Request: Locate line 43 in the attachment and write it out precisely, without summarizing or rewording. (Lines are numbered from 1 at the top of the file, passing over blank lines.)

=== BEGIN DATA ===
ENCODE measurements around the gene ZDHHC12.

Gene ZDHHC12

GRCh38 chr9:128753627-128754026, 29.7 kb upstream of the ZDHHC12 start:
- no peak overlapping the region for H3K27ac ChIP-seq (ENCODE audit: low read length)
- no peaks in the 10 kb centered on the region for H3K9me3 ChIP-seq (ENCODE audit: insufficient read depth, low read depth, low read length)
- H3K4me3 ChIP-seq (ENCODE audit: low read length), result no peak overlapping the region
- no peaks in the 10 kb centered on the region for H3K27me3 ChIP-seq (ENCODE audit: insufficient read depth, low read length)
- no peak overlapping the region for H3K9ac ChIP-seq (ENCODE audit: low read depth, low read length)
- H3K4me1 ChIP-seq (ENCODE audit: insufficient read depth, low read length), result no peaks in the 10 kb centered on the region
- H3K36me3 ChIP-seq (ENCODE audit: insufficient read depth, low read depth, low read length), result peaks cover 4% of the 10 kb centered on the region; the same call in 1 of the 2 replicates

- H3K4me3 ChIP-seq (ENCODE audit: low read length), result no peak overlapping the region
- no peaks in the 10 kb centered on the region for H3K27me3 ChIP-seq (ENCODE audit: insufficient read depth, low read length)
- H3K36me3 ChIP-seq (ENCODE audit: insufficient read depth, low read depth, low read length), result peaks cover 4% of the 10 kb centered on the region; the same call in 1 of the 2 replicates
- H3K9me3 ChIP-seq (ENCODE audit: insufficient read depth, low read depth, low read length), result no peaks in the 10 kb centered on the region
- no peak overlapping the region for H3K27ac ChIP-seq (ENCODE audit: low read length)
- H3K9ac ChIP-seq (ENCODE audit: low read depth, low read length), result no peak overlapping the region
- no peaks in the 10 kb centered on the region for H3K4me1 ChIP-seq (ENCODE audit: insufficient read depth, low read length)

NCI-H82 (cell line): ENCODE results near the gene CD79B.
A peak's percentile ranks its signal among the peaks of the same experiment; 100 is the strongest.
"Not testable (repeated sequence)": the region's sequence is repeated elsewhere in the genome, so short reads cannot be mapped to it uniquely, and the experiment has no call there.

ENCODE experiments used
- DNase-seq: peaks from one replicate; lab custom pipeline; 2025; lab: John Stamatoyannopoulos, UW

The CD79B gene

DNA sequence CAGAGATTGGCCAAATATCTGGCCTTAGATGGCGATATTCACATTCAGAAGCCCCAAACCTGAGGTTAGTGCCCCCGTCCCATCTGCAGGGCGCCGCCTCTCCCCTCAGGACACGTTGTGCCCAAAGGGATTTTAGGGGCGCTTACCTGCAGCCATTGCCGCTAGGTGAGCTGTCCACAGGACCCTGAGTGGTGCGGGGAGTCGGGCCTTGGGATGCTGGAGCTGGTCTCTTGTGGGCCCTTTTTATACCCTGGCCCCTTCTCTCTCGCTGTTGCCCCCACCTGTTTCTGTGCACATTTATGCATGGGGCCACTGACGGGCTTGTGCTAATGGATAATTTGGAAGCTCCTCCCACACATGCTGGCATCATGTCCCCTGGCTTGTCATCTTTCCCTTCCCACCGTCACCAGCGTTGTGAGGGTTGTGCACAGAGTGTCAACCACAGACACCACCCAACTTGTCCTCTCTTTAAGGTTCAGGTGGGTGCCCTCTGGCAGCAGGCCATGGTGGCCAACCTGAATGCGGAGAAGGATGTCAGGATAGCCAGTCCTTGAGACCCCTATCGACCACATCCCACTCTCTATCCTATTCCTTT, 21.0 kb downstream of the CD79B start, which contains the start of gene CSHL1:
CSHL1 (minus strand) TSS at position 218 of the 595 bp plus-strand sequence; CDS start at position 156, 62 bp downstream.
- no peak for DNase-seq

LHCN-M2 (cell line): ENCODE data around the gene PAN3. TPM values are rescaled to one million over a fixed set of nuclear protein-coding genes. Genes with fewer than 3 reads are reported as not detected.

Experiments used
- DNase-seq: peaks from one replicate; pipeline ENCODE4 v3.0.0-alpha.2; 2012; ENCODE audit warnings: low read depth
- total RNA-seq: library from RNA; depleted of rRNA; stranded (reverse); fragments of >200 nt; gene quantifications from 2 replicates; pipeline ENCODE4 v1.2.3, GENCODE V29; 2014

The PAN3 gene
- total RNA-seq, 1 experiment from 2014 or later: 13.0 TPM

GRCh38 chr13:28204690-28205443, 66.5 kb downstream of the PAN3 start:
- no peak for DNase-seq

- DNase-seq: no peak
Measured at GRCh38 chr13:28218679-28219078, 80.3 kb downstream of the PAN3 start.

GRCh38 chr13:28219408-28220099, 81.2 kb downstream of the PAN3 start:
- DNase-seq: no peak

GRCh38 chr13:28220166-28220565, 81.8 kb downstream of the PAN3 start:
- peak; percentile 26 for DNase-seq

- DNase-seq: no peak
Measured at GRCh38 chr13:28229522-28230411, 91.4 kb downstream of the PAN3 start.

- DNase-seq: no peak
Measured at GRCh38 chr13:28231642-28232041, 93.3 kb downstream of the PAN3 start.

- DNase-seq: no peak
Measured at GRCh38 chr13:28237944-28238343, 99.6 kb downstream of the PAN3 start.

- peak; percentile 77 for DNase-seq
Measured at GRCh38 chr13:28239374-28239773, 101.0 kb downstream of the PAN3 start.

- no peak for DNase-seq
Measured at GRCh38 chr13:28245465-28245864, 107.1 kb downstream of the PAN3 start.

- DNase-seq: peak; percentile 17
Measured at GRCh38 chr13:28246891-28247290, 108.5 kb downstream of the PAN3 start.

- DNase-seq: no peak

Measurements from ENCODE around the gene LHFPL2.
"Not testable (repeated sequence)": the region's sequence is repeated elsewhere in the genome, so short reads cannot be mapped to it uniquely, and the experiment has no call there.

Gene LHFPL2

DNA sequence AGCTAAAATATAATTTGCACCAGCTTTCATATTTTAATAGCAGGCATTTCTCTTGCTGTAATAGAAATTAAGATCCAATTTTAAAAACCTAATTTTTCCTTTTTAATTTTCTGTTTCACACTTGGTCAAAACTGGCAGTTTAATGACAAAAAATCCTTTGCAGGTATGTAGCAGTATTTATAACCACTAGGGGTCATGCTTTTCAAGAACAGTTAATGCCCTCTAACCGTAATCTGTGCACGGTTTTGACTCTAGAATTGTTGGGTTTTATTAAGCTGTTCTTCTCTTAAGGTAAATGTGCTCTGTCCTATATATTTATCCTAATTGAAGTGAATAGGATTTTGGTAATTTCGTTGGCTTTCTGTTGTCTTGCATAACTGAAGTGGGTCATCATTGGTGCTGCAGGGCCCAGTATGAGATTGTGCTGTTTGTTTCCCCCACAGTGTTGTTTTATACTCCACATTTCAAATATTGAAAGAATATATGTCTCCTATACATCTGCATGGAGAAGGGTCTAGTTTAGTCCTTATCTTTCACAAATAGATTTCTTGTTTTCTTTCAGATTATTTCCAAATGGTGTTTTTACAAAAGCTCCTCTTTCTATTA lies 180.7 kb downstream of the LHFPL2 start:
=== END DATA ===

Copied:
- DNase-seq: no peak